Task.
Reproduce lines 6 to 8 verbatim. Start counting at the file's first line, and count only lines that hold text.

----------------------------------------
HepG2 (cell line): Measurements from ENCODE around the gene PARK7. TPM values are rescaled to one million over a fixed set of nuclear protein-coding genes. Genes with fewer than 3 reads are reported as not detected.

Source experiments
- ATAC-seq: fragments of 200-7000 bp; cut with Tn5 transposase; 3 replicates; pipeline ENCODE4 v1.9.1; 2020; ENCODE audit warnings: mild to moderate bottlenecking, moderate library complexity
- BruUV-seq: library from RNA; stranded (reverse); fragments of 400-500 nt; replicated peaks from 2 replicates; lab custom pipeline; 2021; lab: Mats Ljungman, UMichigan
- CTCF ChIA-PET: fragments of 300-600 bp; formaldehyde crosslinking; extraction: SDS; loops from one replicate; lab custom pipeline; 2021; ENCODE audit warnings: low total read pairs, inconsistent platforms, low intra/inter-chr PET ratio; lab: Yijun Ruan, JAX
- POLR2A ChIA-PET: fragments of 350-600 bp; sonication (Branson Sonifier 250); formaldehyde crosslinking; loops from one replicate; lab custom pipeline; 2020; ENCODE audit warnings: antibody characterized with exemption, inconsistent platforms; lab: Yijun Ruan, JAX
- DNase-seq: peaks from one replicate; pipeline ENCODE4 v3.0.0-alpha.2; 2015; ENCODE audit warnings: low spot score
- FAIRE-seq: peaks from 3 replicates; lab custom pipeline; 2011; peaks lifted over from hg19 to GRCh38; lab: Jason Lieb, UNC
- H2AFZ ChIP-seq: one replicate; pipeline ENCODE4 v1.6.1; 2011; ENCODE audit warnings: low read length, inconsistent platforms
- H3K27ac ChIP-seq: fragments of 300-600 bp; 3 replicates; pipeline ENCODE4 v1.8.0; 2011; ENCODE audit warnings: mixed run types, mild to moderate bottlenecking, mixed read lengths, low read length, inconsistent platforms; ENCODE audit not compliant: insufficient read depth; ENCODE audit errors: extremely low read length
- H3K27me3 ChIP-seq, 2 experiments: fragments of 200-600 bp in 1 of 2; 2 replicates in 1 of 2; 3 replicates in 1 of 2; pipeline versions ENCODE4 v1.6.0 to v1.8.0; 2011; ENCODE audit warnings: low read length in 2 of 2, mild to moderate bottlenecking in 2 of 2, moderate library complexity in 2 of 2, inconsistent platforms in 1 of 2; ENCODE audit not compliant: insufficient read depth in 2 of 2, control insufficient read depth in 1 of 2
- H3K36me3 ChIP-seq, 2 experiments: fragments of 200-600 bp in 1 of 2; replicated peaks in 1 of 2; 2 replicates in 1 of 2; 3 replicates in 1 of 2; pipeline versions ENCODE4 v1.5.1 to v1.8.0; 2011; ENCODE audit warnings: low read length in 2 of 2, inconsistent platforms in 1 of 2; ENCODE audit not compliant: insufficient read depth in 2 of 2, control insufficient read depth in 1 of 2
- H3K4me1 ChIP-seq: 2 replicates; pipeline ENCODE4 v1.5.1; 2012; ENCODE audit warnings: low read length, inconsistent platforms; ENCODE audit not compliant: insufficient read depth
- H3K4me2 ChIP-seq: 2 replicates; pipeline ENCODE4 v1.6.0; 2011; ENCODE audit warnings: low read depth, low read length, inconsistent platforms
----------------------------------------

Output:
- POLR2A ChIA-PET: fragments of 350-600 bp; sonication (Branson Sonifier 250); formaldehyde crosslinking; loops from one replicate; lab custom pipeline; 2020; ENCODE audit warnings: antibody characterized with exemption, inconsistent platforms; lab: Yijun Ruan, JAX
- DNase-seq: peaks from one replicate; pipeline ENCODE4 v3.0.0-alpha.2; 2015; ENCODE audit warnings: low spot score
- FAIRE-seq: peaks from 3 replicates; lab custom pipeline; 2011; peaks lifted over from hg19 to GRCh38; lab: Jason Lieb, UNC